Suggest to the class that they should be showing things of interest to them on their journey, and their finished product might be a kind of map (for example, a story map) which could tell other people about their journey.

The discussion during the activity should include encouragement for each child to think about the information they hold in their mind (mental maps) about the places around them.

Representation of places can be by bird’s-eye view or by eye-level sketch. This will depend on the developmental level of the map skills of each child.

During the drawing, or afterwards, there can be discussion about special places, significant places, and looking after places. Children could be asked to put gold stars on their favourite places, or red stars on dangerous places.

4. Extension
Mental maps can be drawn of imaginary places that children have heard about in stories or films. Stories that are related to place characteristics, including fairy tales (such as Three little pigs, Little red riding hood and Three billy goats gruff) could all be used as the basis for drawing a map which the child visualises as fitting the story. Stories told by Aboriginal and Torres Strait Islander peoples can also be useful.

This could then lead to discussions of each child’s favourite places (either in stories or reality) and of any places which provoked other feelings such as fear, excitement, pleasure or warmth.

What you need

  • Large sheets of paper.
  • Materials for drawing, writing and making models and maps (such as pens, pencils, crayons, boxes, toys and stickers).

Time frame: The activities could be spread over a week or two among other activities.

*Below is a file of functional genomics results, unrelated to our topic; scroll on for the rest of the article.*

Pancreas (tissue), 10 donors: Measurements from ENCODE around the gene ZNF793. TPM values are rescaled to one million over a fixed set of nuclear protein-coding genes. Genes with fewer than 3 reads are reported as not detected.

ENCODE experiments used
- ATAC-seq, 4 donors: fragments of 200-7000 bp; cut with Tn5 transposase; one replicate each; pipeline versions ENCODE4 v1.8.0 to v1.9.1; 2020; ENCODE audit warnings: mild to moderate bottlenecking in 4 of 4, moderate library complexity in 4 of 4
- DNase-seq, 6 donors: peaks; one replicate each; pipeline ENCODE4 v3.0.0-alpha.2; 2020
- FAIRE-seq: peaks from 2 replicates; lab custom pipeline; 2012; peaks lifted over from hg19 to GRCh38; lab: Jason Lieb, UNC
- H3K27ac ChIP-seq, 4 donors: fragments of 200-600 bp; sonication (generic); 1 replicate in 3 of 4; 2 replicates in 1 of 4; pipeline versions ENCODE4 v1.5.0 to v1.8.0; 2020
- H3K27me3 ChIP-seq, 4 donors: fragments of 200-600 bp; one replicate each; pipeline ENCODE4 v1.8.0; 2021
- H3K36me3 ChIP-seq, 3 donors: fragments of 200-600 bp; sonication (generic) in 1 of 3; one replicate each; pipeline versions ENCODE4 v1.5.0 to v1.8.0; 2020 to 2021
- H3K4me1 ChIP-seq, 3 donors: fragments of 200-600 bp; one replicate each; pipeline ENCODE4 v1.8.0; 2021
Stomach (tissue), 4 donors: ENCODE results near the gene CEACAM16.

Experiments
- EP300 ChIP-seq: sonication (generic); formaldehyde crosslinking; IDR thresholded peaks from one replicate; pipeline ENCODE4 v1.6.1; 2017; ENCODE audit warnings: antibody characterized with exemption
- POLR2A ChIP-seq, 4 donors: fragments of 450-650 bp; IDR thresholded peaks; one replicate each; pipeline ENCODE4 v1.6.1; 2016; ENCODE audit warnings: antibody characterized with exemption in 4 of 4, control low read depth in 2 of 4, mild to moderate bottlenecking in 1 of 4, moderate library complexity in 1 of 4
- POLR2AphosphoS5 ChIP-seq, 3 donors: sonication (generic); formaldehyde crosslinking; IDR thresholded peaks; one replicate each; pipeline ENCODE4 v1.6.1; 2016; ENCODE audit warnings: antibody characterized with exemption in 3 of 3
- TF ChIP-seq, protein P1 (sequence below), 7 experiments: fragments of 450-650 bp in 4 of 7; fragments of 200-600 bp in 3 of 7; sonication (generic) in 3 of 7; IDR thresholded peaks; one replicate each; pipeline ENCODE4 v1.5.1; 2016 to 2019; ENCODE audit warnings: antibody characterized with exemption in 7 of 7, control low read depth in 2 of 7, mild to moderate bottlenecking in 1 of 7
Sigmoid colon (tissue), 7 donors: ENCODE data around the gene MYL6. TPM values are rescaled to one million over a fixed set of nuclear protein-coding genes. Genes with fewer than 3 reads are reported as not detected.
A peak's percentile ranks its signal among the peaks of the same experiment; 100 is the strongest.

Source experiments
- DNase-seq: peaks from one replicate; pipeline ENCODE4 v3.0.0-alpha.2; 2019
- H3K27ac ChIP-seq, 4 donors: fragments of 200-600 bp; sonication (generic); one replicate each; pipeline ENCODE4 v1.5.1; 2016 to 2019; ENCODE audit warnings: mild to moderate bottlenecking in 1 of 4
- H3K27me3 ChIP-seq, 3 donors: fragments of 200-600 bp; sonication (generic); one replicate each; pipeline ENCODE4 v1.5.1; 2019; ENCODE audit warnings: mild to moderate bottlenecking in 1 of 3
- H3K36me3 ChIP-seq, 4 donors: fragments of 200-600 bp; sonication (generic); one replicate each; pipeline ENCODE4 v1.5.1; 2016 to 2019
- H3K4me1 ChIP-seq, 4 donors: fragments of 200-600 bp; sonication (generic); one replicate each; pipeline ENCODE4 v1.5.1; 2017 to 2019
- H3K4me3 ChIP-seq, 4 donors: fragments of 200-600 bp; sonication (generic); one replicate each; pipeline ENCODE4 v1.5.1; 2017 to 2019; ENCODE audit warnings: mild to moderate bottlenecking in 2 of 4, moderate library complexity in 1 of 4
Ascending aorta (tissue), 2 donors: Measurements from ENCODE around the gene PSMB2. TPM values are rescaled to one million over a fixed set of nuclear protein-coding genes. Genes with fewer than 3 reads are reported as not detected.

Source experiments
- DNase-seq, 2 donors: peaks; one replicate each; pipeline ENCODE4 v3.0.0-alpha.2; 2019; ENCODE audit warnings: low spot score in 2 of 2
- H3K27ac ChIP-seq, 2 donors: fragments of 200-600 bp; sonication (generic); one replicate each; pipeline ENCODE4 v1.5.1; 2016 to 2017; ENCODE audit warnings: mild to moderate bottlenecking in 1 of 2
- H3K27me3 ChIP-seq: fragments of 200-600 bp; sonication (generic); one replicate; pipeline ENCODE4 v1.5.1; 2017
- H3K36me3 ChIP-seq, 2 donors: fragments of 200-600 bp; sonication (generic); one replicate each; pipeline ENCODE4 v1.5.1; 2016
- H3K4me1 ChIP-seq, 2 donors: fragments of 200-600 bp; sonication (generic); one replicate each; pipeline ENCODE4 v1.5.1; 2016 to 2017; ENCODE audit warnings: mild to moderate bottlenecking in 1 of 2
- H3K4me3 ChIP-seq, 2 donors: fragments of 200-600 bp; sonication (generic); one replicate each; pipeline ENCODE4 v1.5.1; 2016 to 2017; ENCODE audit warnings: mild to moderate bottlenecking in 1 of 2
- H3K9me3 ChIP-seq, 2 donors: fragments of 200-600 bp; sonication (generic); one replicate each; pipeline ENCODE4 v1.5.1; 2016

Curriculum connections

This illustration links with the content descriptions of the following Phase 1 Australian Curriculum.


  • Understand that language can be used to explore ways of expressing needs, likes and dislikes
  • Respond to texts, identifying favourite stories, authors and illustrators


  • Sort, describe and name familiar two-dimensional shapes and three-dimensional objects in the environment
  • Sort and classify familiar objects and explain the basis for these classifications. Copy, continue and create patterns with objects and drawings
  • Describe position and movement


  • Explore and make observations by using the senses
  • Share observations and ideas
  • Engage in discussions about observations and use methods such as drawing to represent ideas


  • Distinguish between the past, present and future


  • Episodes of the animated television series Dora the Explorer. These can be accessed in a variety of formats such as video and on the Internet.
  • Fictional stories which include maps.
  • Fairy stories, legends, and stories told by Aboriginal and Torres Strait Islander peoples.
  • Books:
    • Fanelli, S. (1995). My map book. London: Walker Books. Colourful examples of children’s maps.
    • Ritchie, S. (2009). Follow that map. Ontario: Kids Can Press. This is a first book of mapping skills for early readers.
    • Rosen, M. & Oxenbury, H. (1989). We’re going on a bear hunt. London: Walker Books. This children's illustrated book has been used successfully for descriptive journeys of adventure.
    • Sweeney, J. (1996). Me on the map. New York: Dragonfly Books. This is a picture book written specifically for young learners.